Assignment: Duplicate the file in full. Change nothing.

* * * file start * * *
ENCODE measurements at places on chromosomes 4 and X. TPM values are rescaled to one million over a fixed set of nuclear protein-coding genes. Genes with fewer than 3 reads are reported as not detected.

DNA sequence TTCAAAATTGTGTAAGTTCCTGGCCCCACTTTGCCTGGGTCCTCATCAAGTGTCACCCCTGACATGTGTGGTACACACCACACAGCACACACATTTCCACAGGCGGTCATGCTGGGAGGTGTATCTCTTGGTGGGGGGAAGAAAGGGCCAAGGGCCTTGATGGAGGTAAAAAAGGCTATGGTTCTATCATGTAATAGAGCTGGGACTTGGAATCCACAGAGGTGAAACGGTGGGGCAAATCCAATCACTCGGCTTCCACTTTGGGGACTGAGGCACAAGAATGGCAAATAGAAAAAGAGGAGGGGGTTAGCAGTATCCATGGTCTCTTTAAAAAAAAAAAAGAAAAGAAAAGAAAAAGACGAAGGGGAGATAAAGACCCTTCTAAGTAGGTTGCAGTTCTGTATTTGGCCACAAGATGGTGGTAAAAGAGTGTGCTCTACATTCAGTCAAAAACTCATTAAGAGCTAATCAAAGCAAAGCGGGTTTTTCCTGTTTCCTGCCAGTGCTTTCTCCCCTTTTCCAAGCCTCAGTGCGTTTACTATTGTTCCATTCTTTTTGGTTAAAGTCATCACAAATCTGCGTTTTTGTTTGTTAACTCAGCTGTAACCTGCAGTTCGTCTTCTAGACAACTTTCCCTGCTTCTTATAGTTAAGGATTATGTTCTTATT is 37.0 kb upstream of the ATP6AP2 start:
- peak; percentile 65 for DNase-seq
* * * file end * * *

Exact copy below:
ENCODE measurements at places on chromosomes 4 and X. TPM values are rescaled to one million over a fixed set of nuclear protein-coding genes. Genes with fewer than 3 reads are reported as not detected.

DNA sequence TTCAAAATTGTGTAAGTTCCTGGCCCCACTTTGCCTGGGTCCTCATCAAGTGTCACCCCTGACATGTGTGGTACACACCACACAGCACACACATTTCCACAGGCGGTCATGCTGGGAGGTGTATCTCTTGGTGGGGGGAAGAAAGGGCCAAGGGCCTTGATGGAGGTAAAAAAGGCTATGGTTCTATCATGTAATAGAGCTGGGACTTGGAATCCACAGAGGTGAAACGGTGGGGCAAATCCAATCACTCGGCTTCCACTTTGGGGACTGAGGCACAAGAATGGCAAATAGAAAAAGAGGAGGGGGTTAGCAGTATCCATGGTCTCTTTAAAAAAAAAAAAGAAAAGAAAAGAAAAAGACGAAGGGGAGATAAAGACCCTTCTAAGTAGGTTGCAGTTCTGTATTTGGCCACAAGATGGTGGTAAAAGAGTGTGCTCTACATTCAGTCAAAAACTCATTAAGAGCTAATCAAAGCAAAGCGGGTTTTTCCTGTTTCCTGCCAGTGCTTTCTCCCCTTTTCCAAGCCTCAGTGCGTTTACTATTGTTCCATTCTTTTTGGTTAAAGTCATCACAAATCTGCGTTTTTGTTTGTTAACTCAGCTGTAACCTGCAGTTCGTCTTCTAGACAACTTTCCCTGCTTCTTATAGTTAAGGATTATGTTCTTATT is 37.0 kb upstream of the ATP6AP2 start:
- peak; percentile 65 for DNase-seq